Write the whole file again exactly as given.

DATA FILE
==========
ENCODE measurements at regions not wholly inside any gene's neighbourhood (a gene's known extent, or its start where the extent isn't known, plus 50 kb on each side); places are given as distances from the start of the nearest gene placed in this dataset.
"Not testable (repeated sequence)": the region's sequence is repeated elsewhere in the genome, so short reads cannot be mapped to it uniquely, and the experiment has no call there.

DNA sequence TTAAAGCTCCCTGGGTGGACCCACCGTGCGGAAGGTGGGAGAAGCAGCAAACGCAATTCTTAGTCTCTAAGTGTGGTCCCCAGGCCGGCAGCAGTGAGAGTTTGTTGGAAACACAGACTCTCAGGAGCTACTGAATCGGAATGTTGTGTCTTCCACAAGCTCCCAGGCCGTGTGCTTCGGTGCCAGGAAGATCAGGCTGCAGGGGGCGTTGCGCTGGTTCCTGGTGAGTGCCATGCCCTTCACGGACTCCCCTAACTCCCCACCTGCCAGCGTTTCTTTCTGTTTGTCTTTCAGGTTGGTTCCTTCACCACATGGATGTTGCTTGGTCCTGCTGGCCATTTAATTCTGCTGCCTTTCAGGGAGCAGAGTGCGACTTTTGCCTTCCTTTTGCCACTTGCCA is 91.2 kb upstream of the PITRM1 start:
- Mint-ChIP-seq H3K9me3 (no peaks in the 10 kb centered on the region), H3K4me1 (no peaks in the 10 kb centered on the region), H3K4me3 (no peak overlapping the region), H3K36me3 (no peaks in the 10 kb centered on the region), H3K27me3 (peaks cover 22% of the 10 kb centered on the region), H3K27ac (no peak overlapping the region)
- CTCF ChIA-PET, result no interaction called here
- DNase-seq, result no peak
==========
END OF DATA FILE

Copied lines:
ENCODE measurements at regions not wholly inside any gene's neighbourhood (a gene's known extent, or its start where the extent isn't known, plus 50 kb on each side); places are given as distances from the start of the nearest gene placed in this dataset.
"Not testable (repeated sequence)": the region's sequence is repeated elsewhere in the genome, so short reads cannot be mapped to it uniquely, and the experiment has no call there.

DNA sequence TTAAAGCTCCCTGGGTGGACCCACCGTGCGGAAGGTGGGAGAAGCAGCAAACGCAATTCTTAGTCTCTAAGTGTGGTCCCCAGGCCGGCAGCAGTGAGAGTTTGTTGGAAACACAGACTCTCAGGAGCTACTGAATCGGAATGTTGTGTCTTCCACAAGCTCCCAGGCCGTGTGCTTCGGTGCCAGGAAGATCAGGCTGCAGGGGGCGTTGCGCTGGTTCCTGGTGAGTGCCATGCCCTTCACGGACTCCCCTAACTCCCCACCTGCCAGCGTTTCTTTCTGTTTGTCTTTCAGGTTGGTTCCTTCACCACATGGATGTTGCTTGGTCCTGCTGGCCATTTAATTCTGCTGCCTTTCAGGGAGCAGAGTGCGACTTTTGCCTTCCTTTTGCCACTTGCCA is 91.2 kb upstream of the PITRM1 start:
- Mint-ChIP-seq H3K9me3 (no peaks in the 10 kb centered on the region), H3K4me1 (no peaks in the 10 kb centered on the region), H3K4me3 (no peak overlapping the region), H3K36me3 (no peaks in the 10 kb centered on the region), H3K27me3 (peaks cover 22% of the 10 kb centered on the region), H3K27ac (no peak overlapping the region)
- CTCF ChIA-PET, result no interaction called here
- DNase-seq, result no peak